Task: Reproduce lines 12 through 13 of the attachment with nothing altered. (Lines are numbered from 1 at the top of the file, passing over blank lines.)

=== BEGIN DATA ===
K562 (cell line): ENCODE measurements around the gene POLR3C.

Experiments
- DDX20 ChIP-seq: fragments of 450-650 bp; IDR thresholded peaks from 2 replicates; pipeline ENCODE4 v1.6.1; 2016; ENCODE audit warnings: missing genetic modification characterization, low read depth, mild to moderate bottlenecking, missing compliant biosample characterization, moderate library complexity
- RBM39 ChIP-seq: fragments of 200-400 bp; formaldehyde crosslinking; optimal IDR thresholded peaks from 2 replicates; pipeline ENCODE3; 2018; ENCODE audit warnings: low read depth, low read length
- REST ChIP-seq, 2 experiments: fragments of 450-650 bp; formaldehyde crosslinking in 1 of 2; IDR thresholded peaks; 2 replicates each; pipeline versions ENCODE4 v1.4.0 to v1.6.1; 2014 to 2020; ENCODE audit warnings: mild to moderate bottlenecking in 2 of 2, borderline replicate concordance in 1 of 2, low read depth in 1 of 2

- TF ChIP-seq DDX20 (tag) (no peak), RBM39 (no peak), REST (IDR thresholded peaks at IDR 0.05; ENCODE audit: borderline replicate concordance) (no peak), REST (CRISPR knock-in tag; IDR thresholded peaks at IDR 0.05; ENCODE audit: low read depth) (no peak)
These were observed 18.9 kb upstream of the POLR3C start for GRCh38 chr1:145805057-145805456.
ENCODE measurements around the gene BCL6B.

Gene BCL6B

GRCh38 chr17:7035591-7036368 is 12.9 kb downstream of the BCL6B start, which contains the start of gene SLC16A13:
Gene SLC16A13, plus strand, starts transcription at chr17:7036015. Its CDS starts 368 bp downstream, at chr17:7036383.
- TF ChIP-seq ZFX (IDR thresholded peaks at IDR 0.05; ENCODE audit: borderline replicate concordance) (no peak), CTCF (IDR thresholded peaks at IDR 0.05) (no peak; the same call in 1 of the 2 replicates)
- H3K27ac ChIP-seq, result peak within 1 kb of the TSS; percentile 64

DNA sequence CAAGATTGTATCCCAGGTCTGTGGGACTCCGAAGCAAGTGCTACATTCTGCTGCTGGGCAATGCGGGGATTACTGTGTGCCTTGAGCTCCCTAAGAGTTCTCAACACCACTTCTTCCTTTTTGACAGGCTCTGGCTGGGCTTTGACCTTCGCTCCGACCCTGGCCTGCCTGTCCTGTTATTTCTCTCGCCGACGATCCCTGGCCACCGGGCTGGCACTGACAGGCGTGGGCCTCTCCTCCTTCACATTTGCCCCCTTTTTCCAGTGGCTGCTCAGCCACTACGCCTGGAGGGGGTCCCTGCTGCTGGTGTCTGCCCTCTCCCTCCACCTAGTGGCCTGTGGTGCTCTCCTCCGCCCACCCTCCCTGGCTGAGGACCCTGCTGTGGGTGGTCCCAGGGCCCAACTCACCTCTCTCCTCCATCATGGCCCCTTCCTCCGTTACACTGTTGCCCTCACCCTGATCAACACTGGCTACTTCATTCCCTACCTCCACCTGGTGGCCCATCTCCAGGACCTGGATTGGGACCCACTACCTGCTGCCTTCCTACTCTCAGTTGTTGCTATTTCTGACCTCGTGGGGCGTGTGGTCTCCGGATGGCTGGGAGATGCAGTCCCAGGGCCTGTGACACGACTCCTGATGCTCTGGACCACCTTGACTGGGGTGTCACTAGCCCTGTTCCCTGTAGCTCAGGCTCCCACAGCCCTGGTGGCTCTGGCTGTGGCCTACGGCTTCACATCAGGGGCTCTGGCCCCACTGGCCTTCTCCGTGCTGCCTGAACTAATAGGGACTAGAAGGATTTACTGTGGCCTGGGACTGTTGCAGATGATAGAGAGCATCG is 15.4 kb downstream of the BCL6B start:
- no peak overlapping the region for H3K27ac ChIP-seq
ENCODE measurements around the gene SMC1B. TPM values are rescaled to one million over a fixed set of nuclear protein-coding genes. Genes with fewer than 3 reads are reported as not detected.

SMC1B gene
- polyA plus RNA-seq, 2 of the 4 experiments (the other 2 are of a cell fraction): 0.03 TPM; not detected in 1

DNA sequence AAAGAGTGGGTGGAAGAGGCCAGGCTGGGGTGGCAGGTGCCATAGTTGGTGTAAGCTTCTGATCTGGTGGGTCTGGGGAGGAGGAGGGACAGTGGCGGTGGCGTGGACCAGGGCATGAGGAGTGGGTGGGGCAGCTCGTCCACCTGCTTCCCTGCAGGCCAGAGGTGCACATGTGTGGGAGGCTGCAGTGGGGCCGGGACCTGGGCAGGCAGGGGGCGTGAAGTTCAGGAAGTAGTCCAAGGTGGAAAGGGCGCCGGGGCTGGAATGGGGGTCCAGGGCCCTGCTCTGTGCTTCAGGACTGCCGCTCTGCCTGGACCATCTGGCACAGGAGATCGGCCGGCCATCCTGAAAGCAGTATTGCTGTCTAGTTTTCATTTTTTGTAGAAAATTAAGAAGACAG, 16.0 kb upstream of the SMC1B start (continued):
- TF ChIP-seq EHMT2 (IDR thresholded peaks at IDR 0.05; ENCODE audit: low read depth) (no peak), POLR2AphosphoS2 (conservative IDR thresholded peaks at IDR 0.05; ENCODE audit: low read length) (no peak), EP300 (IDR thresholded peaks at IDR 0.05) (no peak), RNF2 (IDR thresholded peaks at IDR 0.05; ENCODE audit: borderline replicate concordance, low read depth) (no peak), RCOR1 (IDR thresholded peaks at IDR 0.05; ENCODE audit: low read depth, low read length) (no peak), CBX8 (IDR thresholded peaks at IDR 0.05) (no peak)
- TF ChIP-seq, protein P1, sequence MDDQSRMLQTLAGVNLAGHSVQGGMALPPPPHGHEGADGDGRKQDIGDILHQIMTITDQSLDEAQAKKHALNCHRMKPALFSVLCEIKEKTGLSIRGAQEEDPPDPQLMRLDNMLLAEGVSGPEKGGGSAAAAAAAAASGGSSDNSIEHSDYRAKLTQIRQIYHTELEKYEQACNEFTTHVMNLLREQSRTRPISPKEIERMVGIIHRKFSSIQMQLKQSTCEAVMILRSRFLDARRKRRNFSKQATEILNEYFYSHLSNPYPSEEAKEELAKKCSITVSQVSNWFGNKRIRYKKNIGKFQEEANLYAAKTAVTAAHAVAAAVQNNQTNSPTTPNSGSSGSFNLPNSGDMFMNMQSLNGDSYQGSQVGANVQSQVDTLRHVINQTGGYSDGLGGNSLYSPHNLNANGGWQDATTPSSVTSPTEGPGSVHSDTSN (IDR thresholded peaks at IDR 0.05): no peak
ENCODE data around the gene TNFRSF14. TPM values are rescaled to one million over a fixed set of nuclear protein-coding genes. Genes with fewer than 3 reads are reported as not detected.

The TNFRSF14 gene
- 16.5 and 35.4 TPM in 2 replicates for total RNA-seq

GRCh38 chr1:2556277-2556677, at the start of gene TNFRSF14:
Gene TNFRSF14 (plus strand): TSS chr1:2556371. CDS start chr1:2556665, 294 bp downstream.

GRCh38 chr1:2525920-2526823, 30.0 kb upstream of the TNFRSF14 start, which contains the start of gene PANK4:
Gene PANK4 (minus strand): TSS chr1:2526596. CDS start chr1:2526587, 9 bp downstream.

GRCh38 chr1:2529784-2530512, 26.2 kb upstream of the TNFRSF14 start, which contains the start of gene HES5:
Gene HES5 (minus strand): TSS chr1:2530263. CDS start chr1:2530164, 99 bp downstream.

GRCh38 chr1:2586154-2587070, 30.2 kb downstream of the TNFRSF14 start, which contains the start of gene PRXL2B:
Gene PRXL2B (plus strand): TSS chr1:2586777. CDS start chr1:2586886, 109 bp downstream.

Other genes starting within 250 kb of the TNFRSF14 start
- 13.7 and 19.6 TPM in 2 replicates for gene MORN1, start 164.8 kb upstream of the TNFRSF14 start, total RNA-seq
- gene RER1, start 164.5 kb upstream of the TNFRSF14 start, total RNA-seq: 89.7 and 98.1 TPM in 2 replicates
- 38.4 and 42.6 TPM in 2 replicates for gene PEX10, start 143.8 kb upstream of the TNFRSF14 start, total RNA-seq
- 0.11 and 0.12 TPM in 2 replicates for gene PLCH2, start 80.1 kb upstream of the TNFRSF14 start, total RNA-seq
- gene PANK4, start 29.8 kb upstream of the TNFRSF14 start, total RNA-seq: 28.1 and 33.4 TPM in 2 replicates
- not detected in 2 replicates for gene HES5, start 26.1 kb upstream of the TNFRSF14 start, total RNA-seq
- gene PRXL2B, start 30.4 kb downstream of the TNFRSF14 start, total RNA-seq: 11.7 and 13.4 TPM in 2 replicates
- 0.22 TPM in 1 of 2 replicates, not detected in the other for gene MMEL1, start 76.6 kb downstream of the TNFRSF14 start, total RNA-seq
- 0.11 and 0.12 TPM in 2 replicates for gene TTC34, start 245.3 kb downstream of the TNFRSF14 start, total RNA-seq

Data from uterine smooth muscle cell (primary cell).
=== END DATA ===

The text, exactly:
- TF ChIP-seq ZFX (IDR thresholded peaks at IDR 0.05; ENCODE audit: borderline replicate concordance) (no peak), CTCF (IDR thresholded peaks at IDR 0.05) (no peak; the same call in 1 of the 2 replicates)
- H3K27ac ChIP-seq, result peak within 1 kb of the TSS; percentile 64